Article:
Saturday, January 3, 2009

My clients are getting thicker and thicker: MVC implementation shift

Last week I stumbled over this interesting article on the potentially changing Model View Controller architecture implementations. (Sidenote: here's the more subtle distinction between MVC1 and MVC2 described. And here's an article on the ambiguity of the term and pattern MVC.)
An example logical diagram of MVC2 is shown below:


For quite some years, the general practice was to generate HTML as result of the View, with the browser rendering it and being the thin web client. These days though, more and more the web client is getting heavier ("fatter") because of all the Javascript being used for AJAX, SPI and, in general, more logic on the web client.
The article takes a look at the different approaches to MVC implementations:

  1. the HTML-only approach;

  2. the HTML+Javascript "basic" approach; some of the Model's "business logic" is duplicated on the client;

  3. the "AJAX" approach; partial views can be updated, the view consists of multiple HTML fragments, Javascript creates the View, not the application server;

  4. and the full-blown Javascript-only ("a la gmail") approach; Javascript in the browser creates the views, near-complete responsibility for the Model business rules in the web client (browser), the web client would be the Controller.

The approaches range from, at the one extreme end, the definitive "thin client", and at the other extreme end, the definitive "thick client"." Example frameworks that can easily facilitate the last option are Google Web Toolkit (Java to Javascript) and Pyjamas (Python to Javascript). Below GWT's architecture diagram is displayed. Note the (relatively) limited application server procedures, part of the Model, preferably only performing basic validation, security, etc.


The new MVC2 diagram for the above mentioned fourth approach would look something like this:

Included in the article is also how you could split up work in a team between people working on the View and Model parts.

I do not completely agree with the statement in the beginning of the article that says "The Web client takes care of keystrokes and mouse movements: the Web browser application itself is the Controller". I'm reading this as: the browser is the controller. Though, when you look at the first picture, that is not what the Controller is supposed to be.
But, in general the whole potential movement of going to thick clients is an interesting one to keep an eye on.
Other pros for thicker Javascript-based clients (not mentioned in the article) are:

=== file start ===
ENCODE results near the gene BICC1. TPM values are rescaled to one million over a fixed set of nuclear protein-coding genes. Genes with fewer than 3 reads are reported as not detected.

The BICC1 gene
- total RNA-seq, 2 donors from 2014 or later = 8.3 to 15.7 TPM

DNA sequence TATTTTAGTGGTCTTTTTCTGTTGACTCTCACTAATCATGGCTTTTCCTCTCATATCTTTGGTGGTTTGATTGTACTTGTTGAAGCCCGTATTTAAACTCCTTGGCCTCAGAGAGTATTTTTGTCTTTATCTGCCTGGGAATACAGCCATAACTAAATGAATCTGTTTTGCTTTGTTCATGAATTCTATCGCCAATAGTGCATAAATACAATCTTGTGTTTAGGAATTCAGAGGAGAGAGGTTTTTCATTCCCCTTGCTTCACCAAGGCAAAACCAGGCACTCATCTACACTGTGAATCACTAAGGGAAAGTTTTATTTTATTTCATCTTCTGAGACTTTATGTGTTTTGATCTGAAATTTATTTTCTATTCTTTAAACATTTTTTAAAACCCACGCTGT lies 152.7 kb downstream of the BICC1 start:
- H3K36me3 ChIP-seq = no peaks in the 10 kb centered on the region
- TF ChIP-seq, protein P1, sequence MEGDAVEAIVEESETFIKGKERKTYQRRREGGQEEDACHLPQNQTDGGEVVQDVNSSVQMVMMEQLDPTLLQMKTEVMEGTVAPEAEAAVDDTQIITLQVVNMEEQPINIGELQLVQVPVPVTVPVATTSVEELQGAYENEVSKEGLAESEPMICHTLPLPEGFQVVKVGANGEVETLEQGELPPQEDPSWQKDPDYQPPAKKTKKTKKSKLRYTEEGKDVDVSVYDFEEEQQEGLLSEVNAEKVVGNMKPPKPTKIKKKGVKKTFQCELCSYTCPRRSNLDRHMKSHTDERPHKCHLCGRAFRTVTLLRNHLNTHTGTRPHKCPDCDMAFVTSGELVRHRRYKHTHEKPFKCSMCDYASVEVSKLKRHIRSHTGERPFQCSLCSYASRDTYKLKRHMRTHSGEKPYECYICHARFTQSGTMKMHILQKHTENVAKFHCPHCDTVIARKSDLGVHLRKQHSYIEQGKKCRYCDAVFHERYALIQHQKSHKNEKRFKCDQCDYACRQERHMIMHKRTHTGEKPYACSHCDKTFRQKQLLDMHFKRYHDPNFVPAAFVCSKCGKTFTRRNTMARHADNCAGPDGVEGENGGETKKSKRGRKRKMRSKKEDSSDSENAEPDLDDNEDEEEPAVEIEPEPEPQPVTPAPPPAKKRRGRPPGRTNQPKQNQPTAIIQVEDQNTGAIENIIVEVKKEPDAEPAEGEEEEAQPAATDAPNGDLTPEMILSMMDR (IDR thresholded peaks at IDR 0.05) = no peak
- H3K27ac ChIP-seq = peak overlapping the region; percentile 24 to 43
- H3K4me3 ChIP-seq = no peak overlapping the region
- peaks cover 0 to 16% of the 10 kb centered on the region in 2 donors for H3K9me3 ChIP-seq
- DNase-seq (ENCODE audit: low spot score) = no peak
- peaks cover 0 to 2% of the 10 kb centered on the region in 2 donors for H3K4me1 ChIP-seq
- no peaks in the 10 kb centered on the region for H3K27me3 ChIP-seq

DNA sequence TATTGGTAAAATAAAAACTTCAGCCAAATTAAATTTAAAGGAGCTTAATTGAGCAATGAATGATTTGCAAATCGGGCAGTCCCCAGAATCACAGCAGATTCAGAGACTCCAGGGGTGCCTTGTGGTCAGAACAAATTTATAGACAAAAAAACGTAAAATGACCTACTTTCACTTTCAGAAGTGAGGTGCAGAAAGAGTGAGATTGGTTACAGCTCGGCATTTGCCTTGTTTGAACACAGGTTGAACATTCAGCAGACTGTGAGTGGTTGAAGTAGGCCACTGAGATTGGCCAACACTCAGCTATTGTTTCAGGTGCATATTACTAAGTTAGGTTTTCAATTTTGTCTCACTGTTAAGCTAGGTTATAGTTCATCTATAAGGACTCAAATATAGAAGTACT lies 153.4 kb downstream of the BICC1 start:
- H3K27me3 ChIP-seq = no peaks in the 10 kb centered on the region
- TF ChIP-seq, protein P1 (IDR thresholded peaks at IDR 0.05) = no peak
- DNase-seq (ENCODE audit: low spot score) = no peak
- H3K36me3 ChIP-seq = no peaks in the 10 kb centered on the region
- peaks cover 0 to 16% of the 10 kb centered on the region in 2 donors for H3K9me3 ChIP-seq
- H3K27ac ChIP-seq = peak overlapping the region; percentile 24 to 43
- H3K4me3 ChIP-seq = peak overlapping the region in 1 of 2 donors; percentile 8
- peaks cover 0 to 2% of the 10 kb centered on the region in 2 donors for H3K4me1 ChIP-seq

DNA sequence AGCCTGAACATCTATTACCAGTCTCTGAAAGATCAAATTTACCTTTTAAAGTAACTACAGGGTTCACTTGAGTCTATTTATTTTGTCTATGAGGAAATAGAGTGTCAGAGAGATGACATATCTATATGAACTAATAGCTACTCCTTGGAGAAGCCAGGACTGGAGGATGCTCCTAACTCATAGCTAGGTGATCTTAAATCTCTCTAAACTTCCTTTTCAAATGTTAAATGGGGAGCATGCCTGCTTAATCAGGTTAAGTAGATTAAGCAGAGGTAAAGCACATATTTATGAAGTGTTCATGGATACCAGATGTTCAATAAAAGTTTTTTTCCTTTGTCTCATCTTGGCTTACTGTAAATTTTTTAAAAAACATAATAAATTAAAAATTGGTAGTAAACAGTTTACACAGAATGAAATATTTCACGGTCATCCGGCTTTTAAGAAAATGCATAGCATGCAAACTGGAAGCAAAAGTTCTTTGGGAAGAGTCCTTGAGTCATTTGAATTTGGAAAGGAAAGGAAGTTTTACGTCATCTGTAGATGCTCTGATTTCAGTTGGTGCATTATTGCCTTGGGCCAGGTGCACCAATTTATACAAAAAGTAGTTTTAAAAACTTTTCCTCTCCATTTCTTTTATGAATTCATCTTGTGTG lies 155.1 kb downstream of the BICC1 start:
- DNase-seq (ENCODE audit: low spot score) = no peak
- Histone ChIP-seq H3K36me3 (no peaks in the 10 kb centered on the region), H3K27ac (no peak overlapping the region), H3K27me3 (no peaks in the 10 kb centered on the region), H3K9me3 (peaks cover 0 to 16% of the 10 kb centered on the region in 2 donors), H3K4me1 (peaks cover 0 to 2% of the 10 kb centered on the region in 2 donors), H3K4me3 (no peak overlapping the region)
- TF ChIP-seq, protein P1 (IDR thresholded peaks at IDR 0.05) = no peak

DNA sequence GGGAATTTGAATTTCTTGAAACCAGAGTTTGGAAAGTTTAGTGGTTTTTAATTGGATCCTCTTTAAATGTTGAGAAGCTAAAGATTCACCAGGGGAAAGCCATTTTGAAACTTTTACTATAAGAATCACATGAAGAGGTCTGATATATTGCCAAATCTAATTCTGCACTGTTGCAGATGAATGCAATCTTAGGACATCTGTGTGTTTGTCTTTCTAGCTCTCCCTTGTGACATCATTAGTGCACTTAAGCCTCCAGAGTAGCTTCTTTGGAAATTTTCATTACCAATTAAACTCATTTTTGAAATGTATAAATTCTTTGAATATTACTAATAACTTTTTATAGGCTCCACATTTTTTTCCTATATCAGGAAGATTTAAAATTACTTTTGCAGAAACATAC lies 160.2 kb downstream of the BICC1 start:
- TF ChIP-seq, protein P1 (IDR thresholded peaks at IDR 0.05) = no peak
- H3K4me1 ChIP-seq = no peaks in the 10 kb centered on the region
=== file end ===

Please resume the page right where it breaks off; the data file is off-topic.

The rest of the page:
• Easier distribution of new versions than in the old days with fat clients like Visual Basic, where you had to make sure all clients got updated;

  • Easy opening up of your SOA webservices. The fat client could directly access them;

  • Easier mashup possibilities at the View layer via Javascript;

  • Potentially a large improvement in scalability: the client processing power is used as much as possible, the application server only performs several basic checks;

  • The Javascript generator/builder takes care of browser compatability.


Several cons are though:
  • Potentially quite significant longer page loading times when the Javascript all has to be loaded at once;

  • If not designed correctly, there could be significant extra network traffic;

  • Being dependent on the Javascript generator/builder when a browser is (not anymore) supported (though an opensource framework allows you to build it yourself if really needed).

8 comments:

Arnaud said...

Good presentation !
Was google the first to follow this approach ?

Techie said...

AFAICT: yes: GWT first release was on May 16 2006. The only other framework that is similar is Pyjamas, and that's clearly built (and based upon) GWT: "GWT was ported to python".

erob said...

Bah. I think relaying on javascript alone
is quite silly because 1) javascript is just good for web browsers and 2) it can be turn off and so is pointless when publishing accessible content.

Peter Svensson said...

It is good to find more people coming to these conclusions. It is quite a journey :)

Please see the SOFEA specification and Thin Server Arcitecture for similar thoughts;

http://sites.google.com/a/thinserverarchitecture.com/home/Articles

Also some recent talks of mine on the subject:

Tech talk at Google; http://www.youtube.com/watch?v=XMkIZZ7dBng

Talk at the SAPO Codebits conference in Portugal:

http://codebits.sapo.pt/intra/s/speaker/10

Cheers,
PS

Techie said...

@erob: definitely true. Though the % of users that have it turned off seem to be quite low, although there don't seem to be any official numbers: 1-3%, 5%, 6%, 10%, 10-13%.
Most mobile devices won't run Javascript either. Another big minus for going fully Javascript is that currently none of the search engines spiders can process Javascript, so your SEO could become a problem. Maybe the combination HTML + Javascript with graceful degredation (keeping both worlds happy) is the best solution then?

Anonymous said...

Good article I wouldn't recommend Peters 37 minute presentation unless your suffering from insomnia. Just get to the point.

CĂ©lio said...

Every day I see more and more evidences that html-based web apps are a big kludge. Why are we writing apps using a limited document definition language along with a limited, half-fledged scripting language? Today we can easily write Swing (client/server) web apps and distribute them with Java WebStart. IMHO, It's a matter of time for desktop technologies to become the "frameworks of choice" to write web apps.

Matt said...

Good summary. The ubiquity of rich client platforms like JavaScript, Java, and Flex has made true client/server an attractive option for mass deployment. Another option to generating JavaScript is to use a framework like jQuery which makes writing complex web applications directly in JavaScript a viable option.